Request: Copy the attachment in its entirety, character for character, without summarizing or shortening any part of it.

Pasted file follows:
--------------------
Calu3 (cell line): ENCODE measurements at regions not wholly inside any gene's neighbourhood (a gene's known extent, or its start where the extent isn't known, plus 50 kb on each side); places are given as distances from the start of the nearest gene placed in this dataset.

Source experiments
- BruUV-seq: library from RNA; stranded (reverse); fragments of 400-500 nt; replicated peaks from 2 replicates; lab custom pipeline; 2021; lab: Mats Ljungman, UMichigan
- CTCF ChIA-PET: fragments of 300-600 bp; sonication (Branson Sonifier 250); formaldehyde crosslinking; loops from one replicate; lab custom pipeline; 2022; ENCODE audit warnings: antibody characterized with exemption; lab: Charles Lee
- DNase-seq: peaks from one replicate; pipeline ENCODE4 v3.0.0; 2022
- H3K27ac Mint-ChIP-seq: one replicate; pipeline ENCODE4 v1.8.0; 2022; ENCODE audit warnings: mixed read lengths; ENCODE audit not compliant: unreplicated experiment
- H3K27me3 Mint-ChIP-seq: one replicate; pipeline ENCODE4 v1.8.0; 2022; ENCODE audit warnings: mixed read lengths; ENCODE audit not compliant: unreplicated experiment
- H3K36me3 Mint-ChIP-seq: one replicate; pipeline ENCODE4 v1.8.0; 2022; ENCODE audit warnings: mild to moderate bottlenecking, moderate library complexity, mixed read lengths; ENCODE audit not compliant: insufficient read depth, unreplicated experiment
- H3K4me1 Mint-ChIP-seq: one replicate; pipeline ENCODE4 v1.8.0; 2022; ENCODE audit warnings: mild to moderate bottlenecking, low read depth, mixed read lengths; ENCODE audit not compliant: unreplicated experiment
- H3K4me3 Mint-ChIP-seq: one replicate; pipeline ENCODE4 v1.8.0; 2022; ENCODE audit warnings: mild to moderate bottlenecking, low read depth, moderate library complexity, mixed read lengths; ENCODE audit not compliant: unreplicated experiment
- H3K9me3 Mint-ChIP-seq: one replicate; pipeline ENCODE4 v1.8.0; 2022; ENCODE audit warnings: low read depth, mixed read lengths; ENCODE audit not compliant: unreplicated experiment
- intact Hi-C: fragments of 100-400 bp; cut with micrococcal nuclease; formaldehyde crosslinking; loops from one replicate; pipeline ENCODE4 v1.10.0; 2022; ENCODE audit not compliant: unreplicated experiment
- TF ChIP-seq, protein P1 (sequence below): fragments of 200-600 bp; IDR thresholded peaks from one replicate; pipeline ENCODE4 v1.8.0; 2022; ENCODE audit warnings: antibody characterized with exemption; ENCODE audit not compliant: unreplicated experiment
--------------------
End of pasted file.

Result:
Calu3 (cell line): ENCODE measurements at regions not wholly inside any gene's neighbourhood (a gene's known extent, or its start where the extent isn't known, plus 50 kb on each side); places are given as distances from the start of the nearest gene placed in this dataset.

Source experiments
- BruUV-seq: library from RNA; stranded (reverse); fragments of 400-500 nt; replicated peaks from 2 replicates; lab custom pipeline; 2021; lab: Mats Ljungman, UMichigan
- CTCF ChIA-PET: fragments of 300-600 bp; sonication (Branson Sonifier 250); formaldehyde crosslinking; loops from one replicate; lab custom pipeline; 2022; ENCODE audit warnings: antibody characterized with exemption; lab: Charles Lee
- DNase-seq: peaks from one replicate; pipeline ENCODE4 v3.0.0; 2022
- H3K27ac Mint-ChIP-seq: one replicate; pipeline ENCODE4 v1.8.0; 2022; ENCODE audit warnings: mixed read lengths; ENCODE audit not compliant: unreplicated experiment
- H3K27me3 Mint-ChIP-seq: one replicate; pipeline ENCODE4 v1.8.0; 2022; ENCODE audit warnings: mixed read lengths; ENCODE audit not compliant: unreplicated experiment
- H3K36me3 Mint-ChIP-seq: one replicate; pipeline ENCODE4 v1.8.0; 2022; ENCODE audit warnings: mild to moderate bottlenecking, moderate library complexity, mixed read lengths; ENCODE audit not compliant: insufficient read depth, unreplicated experiment
- H3K4me1 Mint-ChIP-seq: one replicate; pipeline ENCODE4 v1.8.0; 2022; ENCODE audit warnings: mild to moderate bottlenecking, low read depth, mixed read lengths; ENCODE audit not compliant: unreplicated experiment
- H3K4me3 Mint-ChIP-seq: one replicate; pipeline ENCODE4 v1.8.0; 2022; ENCODE audit warnings: mild to moderate bottlenecking, low read depth, moderate library complexity, mixed read lengths; ENCODE audit not compliant: unreplicated experiment
- H3K9me3 Mint-ChIP-seq: one replicate; pipeline ENCODE4 v1.8.0; 2022; ENCODE audit warnings: low read depth, mixed read lengths; ENCODE audit not compliant: unreplicated experiment
- intact Hi-C: fragments of 100-400 bp; cut with micrococcal nuclease; formaldehyde crosslinking; loops from one replicate; pipeline ENCODE4 v1.10.0; 2022; ENCODE audit not compliant: unreplicated experiment
- TF ChIP-seq, protein P1 (sequence below): fragments of 200-600 bp; IDR thresholded peaks from one replicate; pipeline ENCODE4 v1.8.0; 2022; ENCODE audit warnings: antibody characterized with exemption; ENCODE audit not compliant: unreplicated experiment